The author covers, mostly chronologically, a multitude of campaigns on the various fronts. Thus, the first third of Tower of Skulls clarifies the series of misunderstandings at the Marco Polo Bridge (July 1937) that metastasized into a full-fledged war between China and Japan; both parties welcomed the conflict, the Chinese even in the face of the terrible losses they suffered, and the Japanese even as they became bogged down in a quagmire. Frank's storytelling is at its best here, integrating the military, political, and geopolitical motives that underlay the conflict. His account is a most welcome corrective to Gen. Joseph Stillwell's US-centered analysis[3] of the Chinese Theater.

The second third of the Tower of Skulls deals with the international and domestic political run-up to the Japanese attacks on Pearl Harbor and Europe's Asian possessions. Frank expertly weaves these stories together, with due attention to the Japanese point of view. He also explains the Americans' failure to grasp the nature of the Japanese threat. He does all this in a balanced manner, unafraid to assign blame where it is due, yet rejecting conspiratorial theories. The one issue he hedges on is Gen. Douglas MacArthur's responsibility for the destruction of air assets in the Philippines after it was known that the Japanese had attacked Pearl Harbor.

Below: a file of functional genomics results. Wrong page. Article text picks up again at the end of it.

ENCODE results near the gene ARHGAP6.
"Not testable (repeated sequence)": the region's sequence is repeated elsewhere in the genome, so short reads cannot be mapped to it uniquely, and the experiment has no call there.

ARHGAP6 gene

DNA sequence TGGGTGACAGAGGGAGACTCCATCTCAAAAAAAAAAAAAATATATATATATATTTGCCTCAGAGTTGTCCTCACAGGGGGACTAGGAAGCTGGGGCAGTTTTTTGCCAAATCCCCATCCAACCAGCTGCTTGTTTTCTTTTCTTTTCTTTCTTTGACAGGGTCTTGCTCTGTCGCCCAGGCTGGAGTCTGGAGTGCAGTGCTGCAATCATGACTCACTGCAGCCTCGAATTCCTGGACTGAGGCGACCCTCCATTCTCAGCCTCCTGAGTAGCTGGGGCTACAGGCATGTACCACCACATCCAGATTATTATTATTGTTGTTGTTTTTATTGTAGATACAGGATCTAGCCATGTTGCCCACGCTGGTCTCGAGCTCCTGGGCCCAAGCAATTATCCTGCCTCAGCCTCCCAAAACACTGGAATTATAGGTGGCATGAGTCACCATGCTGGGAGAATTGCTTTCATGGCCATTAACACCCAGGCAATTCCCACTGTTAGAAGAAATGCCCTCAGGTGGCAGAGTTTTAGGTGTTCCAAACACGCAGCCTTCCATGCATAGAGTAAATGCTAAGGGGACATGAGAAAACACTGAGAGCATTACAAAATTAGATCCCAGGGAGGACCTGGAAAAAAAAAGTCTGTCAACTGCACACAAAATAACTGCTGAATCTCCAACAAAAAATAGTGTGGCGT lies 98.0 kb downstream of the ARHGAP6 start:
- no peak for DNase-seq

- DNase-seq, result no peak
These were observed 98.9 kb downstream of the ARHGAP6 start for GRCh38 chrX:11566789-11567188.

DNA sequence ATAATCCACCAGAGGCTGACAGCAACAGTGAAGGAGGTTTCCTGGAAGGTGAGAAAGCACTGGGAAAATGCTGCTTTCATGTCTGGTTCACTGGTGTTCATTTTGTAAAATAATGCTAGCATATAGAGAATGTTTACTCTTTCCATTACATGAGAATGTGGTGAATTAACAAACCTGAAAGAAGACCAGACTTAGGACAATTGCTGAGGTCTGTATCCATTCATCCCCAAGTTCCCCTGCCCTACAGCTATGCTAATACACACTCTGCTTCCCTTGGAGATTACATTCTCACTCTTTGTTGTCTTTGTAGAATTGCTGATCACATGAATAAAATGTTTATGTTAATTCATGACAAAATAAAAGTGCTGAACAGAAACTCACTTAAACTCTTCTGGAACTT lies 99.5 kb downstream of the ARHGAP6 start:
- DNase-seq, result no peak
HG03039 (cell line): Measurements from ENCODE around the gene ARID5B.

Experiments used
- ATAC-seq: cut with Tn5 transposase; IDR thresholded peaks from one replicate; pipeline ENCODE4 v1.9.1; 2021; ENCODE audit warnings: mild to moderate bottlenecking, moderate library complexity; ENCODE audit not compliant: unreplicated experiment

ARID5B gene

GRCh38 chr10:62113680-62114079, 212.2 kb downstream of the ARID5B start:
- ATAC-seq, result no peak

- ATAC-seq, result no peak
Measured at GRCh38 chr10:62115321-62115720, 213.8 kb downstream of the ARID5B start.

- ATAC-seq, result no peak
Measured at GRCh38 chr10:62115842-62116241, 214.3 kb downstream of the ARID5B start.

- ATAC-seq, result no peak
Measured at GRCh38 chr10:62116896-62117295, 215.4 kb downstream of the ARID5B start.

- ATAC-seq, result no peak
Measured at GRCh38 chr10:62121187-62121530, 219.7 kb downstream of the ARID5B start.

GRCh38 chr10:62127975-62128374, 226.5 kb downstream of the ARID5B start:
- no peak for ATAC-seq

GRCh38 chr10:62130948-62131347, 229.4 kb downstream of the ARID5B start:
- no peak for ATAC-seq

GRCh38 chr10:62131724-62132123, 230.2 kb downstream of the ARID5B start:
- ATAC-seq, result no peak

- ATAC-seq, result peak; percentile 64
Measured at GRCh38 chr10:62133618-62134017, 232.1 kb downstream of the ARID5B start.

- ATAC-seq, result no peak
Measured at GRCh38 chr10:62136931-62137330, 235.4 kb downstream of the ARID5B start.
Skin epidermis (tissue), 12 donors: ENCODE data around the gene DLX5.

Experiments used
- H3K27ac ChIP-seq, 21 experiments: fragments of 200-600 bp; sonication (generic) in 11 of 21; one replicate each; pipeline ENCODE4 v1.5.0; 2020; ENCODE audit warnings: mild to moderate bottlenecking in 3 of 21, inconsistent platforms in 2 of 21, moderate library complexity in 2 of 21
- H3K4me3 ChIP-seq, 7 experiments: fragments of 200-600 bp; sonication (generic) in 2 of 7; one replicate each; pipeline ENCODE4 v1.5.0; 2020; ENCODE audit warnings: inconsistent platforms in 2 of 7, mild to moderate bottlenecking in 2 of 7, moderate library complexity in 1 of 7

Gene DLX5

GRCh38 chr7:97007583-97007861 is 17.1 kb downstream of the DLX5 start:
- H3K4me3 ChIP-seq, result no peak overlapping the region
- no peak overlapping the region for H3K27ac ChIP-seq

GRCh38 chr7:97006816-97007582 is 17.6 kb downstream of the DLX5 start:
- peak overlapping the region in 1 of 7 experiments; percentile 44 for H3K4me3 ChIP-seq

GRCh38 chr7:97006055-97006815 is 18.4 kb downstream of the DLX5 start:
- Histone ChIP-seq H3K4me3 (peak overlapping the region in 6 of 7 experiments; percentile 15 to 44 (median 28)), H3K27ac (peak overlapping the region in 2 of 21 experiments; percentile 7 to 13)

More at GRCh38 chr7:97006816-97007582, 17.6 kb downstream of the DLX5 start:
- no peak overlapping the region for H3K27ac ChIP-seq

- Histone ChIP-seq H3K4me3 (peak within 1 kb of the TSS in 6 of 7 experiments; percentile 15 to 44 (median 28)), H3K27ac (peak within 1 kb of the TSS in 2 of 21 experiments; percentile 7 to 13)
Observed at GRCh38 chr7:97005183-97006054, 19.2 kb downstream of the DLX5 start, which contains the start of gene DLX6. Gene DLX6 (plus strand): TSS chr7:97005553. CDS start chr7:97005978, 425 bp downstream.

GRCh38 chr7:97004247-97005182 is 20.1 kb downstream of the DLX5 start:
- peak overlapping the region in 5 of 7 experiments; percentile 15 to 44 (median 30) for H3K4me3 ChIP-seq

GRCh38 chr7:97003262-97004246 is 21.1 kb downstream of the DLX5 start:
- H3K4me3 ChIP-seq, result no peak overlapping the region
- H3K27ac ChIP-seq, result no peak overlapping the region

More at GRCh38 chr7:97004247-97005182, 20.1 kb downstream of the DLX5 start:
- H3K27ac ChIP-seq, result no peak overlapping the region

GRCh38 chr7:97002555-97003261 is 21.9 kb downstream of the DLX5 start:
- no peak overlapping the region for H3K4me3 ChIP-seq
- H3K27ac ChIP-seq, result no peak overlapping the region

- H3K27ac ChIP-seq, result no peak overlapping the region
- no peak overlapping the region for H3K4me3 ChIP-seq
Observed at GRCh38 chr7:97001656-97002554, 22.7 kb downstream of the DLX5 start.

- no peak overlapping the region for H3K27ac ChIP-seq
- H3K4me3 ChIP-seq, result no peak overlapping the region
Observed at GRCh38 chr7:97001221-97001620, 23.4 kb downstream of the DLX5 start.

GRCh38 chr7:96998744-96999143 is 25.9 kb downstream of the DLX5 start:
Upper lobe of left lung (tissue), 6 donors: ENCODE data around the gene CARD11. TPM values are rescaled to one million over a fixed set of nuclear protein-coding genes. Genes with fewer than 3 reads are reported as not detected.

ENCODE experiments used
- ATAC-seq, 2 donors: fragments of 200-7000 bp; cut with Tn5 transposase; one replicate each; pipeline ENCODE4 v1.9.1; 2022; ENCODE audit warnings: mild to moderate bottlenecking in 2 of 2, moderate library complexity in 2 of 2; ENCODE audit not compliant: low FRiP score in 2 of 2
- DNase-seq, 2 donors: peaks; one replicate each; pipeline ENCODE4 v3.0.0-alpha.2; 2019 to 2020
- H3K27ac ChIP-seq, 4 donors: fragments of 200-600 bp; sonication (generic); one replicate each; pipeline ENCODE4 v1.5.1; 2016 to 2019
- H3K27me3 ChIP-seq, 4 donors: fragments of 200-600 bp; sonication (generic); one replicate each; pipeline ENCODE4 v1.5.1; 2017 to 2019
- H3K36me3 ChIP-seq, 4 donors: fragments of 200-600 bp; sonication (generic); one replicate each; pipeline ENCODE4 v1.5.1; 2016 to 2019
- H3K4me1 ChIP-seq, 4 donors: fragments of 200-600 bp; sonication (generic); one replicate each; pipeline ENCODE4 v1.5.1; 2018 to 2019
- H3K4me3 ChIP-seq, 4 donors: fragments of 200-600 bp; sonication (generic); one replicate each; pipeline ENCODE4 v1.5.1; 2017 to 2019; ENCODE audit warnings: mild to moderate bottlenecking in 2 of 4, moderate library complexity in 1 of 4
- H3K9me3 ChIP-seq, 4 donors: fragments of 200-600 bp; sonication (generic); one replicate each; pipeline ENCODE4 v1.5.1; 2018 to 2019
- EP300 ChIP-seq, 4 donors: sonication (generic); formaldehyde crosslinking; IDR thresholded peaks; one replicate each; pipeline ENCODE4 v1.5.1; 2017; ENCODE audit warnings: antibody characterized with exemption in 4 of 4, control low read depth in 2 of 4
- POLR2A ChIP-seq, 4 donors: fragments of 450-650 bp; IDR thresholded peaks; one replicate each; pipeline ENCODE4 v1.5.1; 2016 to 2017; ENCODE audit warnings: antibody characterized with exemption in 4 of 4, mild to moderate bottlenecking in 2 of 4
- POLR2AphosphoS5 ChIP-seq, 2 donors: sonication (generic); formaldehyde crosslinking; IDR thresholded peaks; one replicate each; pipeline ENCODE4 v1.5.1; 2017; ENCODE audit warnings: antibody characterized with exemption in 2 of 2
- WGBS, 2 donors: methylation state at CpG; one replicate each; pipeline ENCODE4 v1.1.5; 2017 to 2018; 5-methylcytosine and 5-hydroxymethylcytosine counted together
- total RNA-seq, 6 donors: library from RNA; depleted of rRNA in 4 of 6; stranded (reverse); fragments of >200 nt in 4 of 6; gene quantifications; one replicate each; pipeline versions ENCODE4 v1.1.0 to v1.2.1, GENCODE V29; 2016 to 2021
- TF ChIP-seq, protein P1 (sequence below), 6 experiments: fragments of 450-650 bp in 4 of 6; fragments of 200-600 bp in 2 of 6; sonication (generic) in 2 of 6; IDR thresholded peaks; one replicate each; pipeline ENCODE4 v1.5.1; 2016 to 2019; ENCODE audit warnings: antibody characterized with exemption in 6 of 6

The book's last third concerns the period from Pearl Harbor to the brink of the Battle of the Coral Sea (May 1942). Japan was then at its zenith of expansion, Frank observes, thanks to the proficiency of its infantrymen in small-unit tactics and the excellent tactical leadership of its senior officers. To this, the author rightly juxtaposes the Allies' poor generalship during the fall not only of the Philippines (early 1942), but of Singapore, as well as the Japanese occupation of the Dutch colonies.

Frank relies heavily and adeptly on secondary sources. This is certainly understandable given the scope of his project and the need to control several foreign languages to conduct original archival research. But it does mean that readers should expect little in the way of information or insights drawn from non-English-language archives. Another drawback of the book is Frank's handling of the Japanese military's mistreatment of non-combatants and POWs. While he does explicitly address the Nanking and Bataan atrocities, among others, he does not try to explain the underlying causes for such inhuman behavior. Perhaps they will emerge in volumes 2 or 3.

These cavils aside, Richard Frank has done a major service by broadening our understanding of the Asia-Pacific War to include subjects often neglected by American military historians. I look forward eagerly to reading the remaining two volumes of his magnum opus.

[1] Guadalcanal: The Definitive Account of the Landmark Battle (NY: Penguin, 1990) and Downfall: The End of the Imperial Japanese Empire (NY: Random House, 1999).

[2] An Army at Dawn: The War in North Africa 1942–1943; The Day of Battle: The War in Sicily and Italy, 1943–1944; The Guns at Last Light: The War in Western Europe, 1944–1945 (NY: Henry Holt, 2002/2007/2013).

[3] Popularized by Barbara Tuchman's Stillwell and the American Experience in China: 1941–1945 (1971; rpt. NY: Random House, 2017).